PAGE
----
“Sole Custody” vs. “Joint Custody”
Illinois adopted its joint custody law in 1982. At that time, the law defined both “joint legal custody” and “joint physical custody.” The law was revised in 1986 and, today, we have only “joint custody” and “sole custody” – the distinction between “joint legal custody” and “joint physical custody” has been dropped.
So, today, in Illinois custody comes in only two denominations: sole or joint. “Custody” is decision-making power. So, custody awards can be thought of as either "sole decision-making power" or "joint decision-making power." Illinois’ custody law is far more limited than most people think. Illinois law specifically says that "[a divorce] or the parents living separate and apart shall not diminish parental powers, rights, and responsibilities except as the court for good reason may determine... ."1 On the other hand, most custody awards are very broad and general – and those are the very limitations the law empowers.
If you can make decisions about the children jointly with the other parent, two heads may be better than one and joint custody may be for you. Indeed, many "sole custodial" parents find out sooner or later that they need the other parent's help, insight, and authority in rearing the child.
Some couples, however, just can't work together. Trying to make decisions jointly may create more problems than it solves. For those couples, sole custody may be the only option. When problems with the kids arise, they merely present another opportunity for the parents to quarrel – possibly leading to violence or a return to the judge for a ruling. Those outcomes are what a judge is trying to avoid. So, for those couples, an award of sole custody to one parent may be the best solution.
To help our clients determine which type of custody is right for them we often pose the following question: "Once you're divorced, what will you do if, say, you're doing your child's laundry and you find a bag of marijuana (or condoms, or bullets, or whatever) in the dryer?" If you and your then-former spouse will be able to sit down and talk about it, reach a decision together, and then present a united front in carrying out your decision, that is a classic joint custody situation. If, however, you and the other parent will merely fall back to name-calling, blame-placing, arguing – and possibly violence – over the issue, then it would probably be better to avoid joint decision-making by giving one parent sole decision-making power; in other words: sole custody.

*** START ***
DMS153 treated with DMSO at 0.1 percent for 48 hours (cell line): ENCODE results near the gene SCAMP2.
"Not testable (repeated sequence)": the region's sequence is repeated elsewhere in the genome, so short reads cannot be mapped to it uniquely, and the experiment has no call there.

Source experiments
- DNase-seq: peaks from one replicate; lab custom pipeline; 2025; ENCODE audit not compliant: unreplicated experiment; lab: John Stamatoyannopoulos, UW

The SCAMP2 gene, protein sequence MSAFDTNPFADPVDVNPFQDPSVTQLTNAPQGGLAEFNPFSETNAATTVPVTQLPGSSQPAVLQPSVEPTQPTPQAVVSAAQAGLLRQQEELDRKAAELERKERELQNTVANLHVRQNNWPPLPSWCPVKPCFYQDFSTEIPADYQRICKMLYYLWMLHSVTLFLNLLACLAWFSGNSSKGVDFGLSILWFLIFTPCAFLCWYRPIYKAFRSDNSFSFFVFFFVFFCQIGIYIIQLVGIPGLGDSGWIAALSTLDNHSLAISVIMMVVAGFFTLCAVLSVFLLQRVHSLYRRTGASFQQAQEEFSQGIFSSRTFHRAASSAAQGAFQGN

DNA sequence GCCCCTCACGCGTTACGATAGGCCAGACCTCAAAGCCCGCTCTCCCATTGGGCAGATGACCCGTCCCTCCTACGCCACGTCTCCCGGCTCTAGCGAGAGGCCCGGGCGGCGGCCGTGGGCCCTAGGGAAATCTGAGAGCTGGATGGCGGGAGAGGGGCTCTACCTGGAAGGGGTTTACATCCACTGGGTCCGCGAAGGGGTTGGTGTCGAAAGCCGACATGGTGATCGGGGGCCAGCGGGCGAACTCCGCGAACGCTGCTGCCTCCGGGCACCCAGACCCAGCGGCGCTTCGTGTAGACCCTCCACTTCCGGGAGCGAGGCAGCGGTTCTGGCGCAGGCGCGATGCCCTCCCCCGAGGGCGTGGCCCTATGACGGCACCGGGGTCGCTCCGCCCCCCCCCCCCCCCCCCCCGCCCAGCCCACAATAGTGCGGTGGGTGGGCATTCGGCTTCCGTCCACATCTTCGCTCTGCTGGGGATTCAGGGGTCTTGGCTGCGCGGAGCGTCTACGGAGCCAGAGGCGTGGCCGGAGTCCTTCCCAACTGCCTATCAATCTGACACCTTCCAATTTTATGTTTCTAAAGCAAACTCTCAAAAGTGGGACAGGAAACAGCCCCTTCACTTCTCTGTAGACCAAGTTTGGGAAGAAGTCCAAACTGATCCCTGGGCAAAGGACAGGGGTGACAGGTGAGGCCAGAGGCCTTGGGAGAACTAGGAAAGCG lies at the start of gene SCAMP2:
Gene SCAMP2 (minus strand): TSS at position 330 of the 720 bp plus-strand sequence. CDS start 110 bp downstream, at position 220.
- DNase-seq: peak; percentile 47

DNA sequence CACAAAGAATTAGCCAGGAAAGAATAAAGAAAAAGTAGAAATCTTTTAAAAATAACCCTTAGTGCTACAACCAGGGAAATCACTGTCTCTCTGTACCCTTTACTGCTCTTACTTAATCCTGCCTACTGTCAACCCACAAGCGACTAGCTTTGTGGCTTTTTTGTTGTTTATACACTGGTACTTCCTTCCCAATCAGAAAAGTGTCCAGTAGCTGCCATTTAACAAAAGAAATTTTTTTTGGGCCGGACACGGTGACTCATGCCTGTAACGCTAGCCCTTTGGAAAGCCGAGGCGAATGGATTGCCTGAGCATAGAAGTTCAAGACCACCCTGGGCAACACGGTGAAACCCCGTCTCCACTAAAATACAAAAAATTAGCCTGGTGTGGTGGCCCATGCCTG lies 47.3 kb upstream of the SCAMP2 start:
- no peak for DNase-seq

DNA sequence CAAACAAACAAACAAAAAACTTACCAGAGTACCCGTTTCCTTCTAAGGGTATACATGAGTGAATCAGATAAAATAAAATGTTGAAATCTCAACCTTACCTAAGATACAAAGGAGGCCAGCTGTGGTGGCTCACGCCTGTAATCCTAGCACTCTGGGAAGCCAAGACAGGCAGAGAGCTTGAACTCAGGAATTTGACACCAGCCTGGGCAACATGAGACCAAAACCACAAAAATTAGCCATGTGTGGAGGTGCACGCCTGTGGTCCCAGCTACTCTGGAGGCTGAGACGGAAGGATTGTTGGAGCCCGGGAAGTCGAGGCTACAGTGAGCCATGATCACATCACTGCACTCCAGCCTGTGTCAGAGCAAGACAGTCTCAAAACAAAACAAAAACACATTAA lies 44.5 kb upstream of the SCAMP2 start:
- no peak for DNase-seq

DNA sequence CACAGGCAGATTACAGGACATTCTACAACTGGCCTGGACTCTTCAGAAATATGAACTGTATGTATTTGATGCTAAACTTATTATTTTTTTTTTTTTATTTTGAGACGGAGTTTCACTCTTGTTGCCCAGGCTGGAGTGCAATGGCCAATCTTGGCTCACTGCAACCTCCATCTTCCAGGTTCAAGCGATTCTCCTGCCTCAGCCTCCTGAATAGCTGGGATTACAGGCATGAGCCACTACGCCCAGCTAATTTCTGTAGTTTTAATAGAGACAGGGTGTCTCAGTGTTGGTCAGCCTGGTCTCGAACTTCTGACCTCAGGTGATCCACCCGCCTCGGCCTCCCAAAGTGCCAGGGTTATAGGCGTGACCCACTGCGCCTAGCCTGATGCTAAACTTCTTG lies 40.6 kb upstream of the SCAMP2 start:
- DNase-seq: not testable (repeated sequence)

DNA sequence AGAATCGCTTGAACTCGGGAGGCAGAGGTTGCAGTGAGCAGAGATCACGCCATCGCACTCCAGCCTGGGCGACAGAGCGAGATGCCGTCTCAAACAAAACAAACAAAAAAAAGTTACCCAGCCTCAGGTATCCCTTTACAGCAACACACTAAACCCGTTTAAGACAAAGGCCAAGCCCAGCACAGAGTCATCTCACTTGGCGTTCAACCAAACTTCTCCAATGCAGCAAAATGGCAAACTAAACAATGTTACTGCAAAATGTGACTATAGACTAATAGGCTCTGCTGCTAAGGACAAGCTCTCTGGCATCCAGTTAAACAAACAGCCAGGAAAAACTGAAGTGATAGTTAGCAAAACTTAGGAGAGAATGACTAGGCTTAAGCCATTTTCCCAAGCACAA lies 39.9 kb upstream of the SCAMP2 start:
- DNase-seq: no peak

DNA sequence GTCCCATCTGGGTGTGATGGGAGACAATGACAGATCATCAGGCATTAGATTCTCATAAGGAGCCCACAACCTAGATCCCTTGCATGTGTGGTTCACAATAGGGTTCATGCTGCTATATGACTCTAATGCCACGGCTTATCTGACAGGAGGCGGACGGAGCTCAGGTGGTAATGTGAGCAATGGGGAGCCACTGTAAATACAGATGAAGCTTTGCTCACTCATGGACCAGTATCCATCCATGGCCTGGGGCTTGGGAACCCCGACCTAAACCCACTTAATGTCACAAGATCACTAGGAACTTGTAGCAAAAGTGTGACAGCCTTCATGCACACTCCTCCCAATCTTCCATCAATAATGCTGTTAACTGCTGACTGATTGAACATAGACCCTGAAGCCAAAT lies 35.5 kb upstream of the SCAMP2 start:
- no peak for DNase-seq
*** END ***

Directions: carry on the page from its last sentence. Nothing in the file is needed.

Parental Involvement: Illinois law requires the court to presume that "the maximum involvement and cooperation of both parents regarding the physical, mental, moral, and emotional well-being of their child is in the best interest of the child."2 There can be no presumption in favor, or against, joint custody, but the court must seek to obtain the maximum involvement of both parents-regardless of the custody award.
In many contested custody cases one parent will deliberately sabotage efforts at cooperation and communication so as to be able to later argue that the parents aren't really capable of co-parenting. Such a finding would probably preclude an award of joint custody.3 The irony here is that the non-cooperating parent thinks belligerence will help his or her claim for sole custody. In reality, all other things being equal, a refusal to communicate, cooperate, and compromise usually undercuts a claim for sole custody.